So, the Olympics are over and Team GB (that’s the team of sportsmen and sportswomen from the United Kingdom of Great Britain and Northern Ireland – Team UK would be so much better) has been placed third in the medal table according to the BBC (official broadcaster for the Olympics) – and I assume they get their information from the IOC.
|3||Great Britain & N. Ireland||29||17||19||65|
I feel uncomfortable with this. The tabulation is determined by the number of gold medals awarded. What happens if you order it by total number of medals awarded?
Britain would move down to fourth, with the Russians taking their place at third. The Canadians, with 18 medals, would suddenly shift from 36th place to 13th. The top ten would look like this:
104 medals – United States
87 medals – China
82 medals – Russian Federation
65 medals – Team UK
44 medals – Germany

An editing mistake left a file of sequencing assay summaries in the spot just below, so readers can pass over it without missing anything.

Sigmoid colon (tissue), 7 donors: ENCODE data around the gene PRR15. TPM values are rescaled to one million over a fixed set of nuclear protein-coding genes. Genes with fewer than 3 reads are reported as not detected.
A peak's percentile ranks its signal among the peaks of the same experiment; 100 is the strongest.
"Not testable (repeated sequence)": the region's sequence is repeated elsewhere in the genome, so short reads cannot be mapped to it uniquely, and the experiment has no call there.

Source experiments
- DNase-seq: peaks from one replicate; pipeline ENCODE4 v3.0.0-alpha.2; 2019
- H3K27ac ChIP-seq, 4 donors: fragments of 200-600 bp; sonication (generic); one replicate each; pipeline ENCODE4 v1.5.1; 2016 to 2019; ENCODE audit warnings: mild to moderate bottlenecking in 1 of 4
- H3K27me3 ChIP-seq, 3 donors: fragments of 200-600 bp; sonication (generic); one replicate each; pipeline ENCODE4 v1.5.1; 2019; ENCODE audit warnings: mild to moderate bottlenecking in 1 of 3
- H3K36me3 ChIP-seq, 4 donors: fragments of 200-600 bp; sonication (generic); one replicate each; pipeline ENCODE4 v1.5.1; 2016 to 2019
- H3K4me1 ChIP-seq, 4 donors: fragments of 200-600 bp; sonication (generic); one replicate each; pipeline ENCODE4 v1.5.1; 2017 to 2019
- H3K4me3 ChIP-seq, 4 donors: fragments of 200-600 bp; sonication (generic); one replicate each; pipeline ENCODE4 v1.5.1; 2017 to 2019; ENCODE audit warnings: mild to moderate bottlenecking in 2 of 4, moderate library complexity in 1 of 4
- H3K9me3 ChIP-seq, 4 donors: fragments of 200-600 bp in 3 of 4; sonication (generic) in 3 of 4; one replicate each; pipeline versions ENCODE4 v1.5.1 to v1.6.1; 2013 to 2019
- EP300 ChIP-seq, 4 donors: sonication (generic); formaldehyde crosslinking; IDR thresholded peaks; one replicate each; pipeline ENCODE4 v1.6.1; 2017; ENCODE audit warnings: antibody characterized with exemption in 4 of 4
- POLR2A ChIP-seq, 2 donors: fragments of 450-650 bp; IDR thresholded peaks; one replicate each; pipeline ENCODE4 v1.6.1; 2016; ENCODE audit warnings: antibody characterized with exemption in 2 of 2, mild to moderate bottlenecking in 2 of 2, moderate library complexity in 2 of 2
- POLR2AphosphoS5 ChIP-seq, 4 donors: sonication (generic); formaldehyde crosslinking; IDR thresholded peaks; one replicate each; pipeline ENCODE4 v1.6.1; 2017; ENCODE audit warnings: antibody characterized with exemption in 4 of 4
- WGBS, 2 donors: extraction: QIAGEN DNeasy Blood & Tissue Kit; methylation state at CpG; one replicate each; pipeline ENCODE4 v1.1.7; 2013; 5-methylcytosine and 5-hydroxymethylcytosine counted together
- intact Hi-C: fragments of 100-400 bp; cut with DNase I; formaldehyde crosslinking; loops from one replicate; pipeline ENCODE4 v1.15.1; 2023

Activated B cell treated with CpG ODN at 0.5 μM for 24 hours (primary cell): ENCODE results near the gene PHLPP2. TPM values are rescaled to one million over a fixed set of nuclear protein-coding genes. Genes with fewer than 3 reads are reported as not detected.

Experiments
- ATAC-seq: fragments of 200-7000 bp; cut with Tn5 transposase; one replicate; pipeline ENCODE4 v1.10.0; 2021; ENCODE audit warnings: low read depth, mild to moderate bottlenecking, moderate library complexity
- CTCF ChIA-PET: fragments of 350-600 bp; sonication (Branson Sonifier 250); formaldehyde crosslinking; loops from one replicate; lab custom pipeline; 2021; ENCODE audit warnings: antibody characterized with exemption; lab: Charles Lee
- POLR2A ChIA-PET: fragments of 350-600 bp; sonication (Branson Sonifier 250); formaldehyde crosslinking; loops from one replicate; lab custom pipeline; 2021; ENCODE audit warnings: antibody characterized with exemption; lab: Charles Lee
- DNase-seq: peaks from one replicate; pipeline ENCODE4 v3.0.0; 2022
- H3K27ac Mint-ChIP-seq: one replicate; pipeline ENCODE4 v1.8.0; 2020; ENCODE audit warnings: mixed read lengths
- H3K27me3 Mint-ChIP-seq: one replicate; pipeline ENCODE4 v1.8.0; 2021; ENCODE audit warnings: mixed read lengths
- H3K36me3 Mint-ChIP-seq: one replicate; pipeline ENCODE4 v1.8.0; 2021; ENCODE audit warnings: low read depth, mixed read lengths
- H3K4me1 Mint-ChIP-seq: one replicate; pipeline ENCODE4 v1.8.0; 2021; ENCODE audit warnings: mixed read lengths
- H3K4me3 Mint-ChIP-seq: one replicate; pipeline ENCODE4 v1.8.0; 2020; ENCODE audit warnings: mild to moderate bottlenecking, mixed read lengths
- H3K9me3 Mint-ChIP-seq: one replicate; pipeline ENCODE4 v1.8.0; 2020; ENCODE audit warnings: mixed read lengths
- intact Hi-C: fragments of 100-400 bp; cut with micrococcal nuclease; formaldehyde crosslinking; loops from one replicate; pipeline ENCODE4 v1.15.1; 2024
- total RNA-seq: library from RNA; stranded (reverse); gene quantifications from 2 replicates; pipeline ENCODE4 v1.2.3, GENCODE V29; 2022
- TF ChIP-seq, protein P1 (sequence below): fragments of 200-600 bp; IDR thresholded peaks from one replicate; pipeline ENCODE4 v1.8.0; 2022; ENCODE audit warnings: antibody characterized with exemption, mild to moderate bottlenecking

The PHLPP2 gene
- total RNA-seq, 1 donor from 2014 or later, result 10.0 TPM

38 medals – Japan
35 medals – Australia
34 medals – France
28 medals – Italy
28 medals – South Korea
Surely, the best system would be to give points, three for gold, two for silver and one for bronze. Then you would get this:
225 points – United States
190 points – China
155 points – Russian Federation
140 points – Team UK
85 points – Germany
67 points – France
66 points – Japan
65 points – Australia
62 points – South Korea
53 points – Italy
Other idle thoughts:
USSR – 47 golds, 44 silver, 73 bronze (302 points).*
European Union – 92 golds, 104 silver, 107 bronze (591 points).**
* – I’ve included Russia, Kazakhstan, Ukraine, Belarus, Azerbaijan, Lithuania, Georgia, Uzbekistan, Latvia, Armenia, Estonia, Moldova and Tajikistan.
** – of the EU nations, only Austria, Luxembourg and Malta did not win any medal.
Of course, Estonia, Latvia and Lithuania couldn’t be in both Team EU and Team USSR. Between them, they won three golds, two bronze and four silver (19 points). But, however you look at it, Team EU scored more than Team USSR and Team USA put together.
Oh yeah, this blog is still alive.